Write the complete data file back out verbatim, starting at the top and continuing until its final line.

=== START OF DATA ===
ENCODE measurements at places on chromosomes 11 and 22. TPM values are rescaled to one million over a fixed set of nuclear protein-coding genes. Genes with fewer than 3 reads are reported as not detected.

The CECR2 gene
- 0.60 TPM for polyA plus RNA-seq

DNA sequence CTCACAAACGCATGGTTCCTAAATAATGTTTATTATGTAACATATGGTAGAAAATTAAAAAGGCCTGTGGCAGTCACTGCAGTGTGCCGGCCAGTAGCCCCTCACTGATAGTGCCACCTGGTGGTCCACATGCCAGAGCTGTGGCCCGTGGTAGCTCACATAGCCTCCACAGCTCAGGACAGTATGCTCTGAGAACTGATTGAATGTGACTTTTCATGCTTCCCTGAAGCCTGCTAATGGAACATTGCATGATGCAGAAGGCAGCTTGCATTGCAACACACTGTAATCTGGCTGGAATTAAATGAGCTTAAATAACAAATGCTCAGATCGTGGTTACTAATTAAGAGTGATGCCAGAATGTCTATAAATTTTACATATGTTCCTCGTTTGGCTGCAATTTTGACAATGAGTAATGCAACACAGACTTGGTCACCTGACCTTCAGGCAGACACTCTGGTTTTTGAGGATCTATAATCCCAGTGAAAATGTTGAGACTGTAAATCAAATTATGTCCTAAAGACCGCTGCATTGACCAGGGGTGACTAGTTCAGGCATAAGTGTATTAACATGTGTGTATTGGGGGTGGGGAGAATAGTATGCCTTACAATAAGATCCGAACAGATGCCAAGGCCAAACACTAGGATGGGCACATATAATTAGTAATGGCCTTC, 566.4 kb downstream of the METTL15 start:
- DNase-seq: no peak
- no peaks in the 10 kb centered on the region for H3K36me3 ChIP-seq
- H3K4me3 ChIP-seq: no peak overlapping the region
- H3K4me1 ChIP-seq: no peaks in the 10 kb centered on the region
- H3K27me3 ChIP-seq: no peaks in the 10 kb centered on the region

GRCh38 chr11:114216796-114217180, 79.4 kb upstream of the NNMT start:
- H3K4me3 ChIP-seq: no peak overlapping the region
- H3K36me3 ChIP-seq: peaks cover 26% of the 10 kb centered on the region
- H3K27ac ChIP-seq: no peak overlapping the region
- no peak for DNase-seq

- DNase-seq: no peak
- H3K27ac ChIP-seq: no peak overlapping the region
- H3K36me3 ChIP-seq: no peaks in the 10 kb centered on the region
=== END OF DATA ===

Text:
ENCODE measurements at places on chromosomes 11 and 22. TPM values are rescaled to one million over a fixed set of nuclear protein-coding genes. Genes with fewer than 3 reads are reported as not detected.

The CECR2 gene
- 0.60 TPM for polyA plus RNA-seq

DNA sequence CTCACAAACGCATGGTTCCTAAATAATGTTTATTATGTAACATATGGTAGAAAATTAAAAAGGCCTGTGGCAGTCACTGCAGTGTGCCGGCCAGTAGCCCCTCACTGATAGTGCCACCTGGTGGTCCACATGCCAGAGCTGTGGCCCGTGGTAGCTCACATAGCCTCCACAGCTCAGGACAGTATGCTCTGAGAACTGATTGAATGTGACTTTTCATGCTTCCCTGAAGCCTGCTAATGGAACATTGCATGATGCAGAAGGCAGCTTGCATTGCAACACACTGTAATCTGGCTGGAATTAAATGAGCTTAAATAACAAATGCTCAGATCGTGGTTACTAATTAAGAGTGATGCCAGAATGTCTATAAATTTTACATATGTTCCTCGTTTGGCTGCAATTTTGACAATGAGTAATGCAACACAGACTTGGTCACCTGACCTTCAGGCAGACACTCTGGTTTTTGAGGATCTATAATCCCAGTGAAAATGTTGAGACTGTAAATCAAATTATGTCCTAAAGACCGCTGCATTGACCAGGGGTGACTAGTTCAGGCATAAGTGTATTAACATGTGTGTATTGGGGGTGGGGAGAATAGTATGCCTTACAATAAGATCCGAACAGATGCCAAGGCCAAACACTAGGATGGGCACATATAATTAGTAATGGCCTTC, 566.4 kb downstream of the METTL15 start:
- DNase-seq: no peak
- no peaks in the 10 kb centered on the region for H3K36me3 ChIP-seq
- H3K4me3 ChIP-seq: no peak overlapping the region
- H3K4me1 ChIP-seq: no peaks in the 10 kb centered on the region
- H3K27me3 ChIP-seq: no peaks in the 10 kb centered on the region

GRCh38 chr11:114216796-114217180, 79.4 kb upstream of the NNMT start:
- H3K4me3 ChIP-seq: no peak overlapping the region
- H3K36me3 ChIP-seq: peaks cover 26% of the 10 kb centered on the region
- H3K27ac ChIP-seq: no peak overlapping the region
- no peak for DNase-seq

- DNase-seq: no peak
- H3K27ac ChIP-seq: no peak overlapping the region
- H3K36me3 ChIP-seq: no peaks in the 10 kb centered on the region